In college, I started out strong, working out almost daily, with the same terrible eating habits. Even though I wasn’t on a team, I worked out more because UCLA’s campus is built like a basin. You start on one edge of the bowl, then walk down to the center, to the other side of the bowl to attend classes. Since I only ate at my dorm, I rarely got stuck at the bottom of the valley and failed to gain weight. In fact, my freshman year, I lost weight.

I started working off campus, which turned into not having to walk through the basin very often. The weight slowly increased, but I was working too much to care or notice.

It’s amazing how working out for multiple hours a day can mask bad eating. I didn’t eat anything different, but the weight just crept on.

By the end of college, I had gone from 150 to 180. In law school, from 180 to 220. I did have a little bit of an excuse in law school, I gave birth to my son three months before graduation.

Over the years, I had learned some about proper eating habits and what it took to lose weight. I would try, but I could never commit for more than a couple of months at a time.

So here I am. Well out of college. Four children later. And still bouncing around that 220 number.

This year, I have determined will be different. So far, I’ve gone to the gym at least five days a week since the beginning. I’m proud that I have made that change.

Now, I need to work on changing my diet. There is no doubt that only 20% can be controlled by exercise, the rest, the 80% is controlled by what you put in (or don’t put in) your mouth. That’s the hard part.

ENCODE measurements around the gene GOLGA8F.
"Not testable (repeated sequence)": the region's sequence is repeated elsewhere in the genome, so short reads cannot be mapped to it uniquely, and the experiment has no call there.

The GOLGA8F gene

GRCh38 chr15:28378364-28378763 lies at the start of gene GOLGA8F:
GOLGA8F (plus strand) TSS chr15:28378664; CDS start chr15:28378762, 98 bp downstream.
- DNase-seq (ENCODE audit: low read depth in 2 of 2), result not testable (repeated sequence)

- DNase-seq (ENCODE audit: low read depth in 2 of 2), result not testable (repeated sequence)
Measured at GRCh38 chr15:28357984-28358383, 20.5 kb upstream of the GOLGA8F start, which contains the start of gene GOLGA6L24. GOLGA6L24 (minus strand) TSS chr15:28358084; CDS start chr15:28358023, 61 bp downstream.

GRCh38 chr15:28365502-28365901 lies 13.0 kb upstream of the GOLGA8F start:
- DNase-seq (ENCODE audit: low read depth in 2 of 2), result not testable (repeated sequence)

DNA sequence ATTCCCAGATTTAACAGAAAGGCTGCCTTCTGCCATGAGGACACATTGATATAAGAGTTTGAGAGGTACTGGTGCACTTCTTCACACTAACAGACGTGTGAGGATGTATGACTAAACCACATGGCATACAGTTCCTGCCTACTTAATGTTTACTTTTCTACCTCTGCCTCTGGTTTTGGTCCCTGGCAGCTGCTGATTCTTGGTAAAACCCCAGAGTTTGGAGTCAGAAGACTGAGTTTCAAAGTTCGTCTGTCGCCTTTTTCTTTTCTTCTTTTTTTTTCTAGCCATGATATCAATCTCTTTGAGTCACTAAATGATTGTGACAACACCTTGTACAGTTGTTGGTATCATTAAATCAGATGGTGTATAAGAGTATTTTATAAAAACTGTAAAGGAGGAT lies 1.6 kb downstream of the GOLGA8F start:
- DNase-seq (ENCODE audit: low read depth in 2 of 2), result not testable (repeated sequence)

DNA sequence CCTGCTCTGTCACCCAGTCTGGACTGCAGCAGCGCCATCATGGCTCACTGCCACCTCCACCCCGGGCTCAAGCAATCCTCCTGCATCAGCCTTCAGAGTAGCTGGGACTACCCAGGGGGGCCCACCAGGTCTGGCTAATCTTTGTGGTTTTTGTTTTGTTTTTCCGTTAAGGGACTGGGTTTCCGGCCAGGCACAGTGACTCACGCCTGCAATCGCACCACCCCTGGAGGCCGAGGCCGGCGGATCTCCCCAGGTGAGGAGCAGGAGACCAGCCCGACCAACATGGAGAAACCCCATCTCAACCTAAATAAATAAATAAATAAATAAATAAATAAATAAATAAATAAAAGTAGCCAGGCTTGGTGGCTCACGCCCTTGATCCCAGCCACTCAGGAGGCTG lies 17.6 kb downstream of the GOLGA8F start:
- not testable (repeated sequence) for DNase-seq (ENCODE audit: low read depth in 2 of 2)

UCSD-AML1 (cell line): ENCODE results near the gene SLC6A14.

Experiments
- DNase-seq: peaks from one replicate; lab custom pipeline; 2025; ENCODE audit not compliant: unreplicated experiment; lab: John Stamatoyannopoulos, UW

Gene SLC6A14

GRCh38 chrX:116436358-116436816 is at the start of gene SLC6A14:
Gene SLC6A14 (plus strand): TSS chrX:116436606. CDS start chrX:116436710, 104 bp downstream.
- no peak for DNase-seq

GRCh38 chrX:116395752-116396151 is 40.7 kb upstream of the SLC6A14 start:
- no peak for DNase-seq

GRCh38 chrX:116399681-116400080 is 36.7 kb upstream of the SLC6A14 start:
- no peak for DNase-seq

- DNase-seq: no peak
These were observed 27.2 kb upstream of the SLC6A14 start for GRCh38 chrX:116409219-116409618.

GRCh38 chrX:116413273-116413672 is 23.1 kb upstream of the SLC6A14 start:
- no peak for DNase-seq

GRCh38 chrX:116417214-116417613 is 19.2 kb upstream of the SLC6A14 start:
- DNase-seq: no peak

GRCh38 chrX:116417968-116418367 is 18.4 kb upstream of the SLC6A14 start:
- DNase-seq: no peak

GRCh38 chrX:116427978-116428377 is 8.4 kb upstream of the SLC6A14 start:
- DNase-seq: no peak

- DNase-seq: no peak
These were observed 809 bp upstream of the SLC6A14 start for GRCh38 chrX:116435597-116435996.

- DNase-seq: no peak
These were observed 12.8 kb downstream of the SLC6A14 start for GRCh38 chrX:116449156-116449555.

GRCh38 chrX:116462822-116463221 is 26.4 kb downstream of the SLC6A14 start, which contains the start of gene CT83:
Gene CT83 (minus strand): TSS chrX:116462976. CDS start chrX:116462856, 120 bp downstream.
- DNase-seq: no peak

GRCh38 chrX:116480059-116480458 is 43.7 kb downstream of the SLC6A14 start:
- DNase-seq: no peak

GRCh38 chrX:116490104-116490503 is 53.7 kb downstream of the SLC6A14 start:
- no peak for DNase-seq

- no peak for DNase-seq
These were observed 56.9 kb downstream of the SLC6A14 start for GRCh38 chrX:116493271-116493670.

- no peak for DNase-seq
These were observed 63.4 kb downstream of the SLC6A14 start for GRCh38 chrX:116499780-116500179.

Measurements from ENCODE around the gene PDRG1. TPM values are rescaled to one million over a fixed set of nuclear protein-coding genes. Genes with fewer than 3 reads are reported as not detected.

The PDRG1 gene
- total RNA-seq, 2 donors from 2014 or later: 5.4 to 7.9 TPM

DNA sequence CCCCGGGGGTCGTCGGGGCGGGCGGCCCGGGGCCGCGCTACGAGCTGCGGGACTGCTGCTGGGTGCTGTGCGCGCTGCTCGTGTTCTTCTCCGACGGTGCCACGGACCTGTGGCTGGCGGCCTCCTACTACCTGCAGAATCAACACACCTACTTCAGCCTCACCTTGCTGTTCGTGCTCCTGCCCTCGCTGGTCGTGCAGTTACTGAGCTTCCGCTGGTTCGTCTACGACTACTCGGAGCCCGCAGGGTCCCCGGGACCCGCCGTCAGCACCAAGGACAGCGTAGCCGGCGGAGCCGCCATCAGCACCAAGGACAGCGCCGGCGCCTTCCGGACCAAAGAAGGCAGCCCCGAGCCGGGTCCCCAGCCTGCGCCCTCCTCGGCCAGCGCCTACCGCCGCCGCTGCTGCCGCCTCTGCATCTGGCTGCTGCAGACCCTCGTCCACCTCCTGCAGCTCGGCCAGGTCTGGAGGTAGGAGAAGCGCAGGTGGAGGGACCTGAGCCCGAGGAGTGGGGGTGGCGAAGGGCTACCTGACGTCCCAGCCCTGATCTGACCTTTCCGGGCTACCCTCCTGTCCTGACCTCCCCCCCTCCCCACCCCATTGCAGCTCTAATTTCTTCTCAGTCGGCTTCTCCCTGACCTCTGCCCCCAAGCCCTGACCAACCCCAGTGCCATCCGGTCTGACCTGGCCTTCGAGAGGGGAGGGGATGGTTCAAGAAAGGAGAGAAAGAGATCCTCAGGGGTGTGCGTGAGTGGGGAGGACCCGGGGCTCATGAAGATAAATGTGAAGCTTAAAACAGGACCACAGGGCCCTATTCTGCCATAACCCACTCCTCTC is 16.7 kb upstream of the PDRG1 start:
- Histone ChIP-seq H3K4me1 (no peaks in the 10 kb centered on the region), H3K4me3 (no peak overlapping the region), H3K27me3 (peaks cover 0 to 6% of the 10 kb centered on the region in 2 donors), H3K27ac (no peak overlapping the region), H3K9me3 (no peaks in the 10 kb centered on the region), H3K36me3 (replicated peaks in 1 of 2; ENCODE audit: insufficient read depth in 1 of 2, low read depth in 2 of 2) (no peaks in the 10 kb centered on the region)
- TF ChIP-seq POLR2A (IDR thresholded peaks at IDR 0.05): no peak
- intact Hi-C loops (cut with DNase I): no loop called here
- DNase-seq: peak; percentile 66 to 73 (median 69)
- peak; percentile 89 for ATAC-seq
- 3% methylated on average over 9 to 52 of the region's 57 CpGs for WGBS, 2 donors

26 thoughts on “Through the Weight Gain Years”

  1. I followed you here from the Let’s Get Real Friday Party and honestly I thought this was an over 50 post and the menopause years. Those years where I am now and the hormones are crazy, you gain fat, but not weight. I must admit a lot of blogs I follow from link ups I don’t read in full, but your had my attention. First because I have been where you are and second being a natural living blogger various things came to my mind.

    The first is that you mentioned others in your family had weight issues. This made me think of our gut microbiome which we inherit. Studies with twins have been done with one not have a weight issue and the other having one. They found that in the one who didn’t had a thriving gut microbiome with the other one lacking.

    The second thing that came to my mind was bad food combining. We should not eat proteins and carbs together for they both need a different environment to digest. One sits in line waiting and during that time ferments causing bloating, gas, fatigue, and fat.

    I don’t claim to know it all these are just the two things that came to mind while reading your post, thanks for going out on a limb and sharing, hugs.

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  3. Hmmmm you sound like my daughter is right now she falls out of bed, dashes out with a slice if dry toast for the sch bus and says she will grab a maccies by her school…I keep reminding her that it will catch up with her when she is older..the weight gain struggle is real!

  4. Losing weight is such a challenge and I’ve had the same struggles as you. That’s great that you’ve been going to the gym five days a week. Maybe you will motivate me to get started too!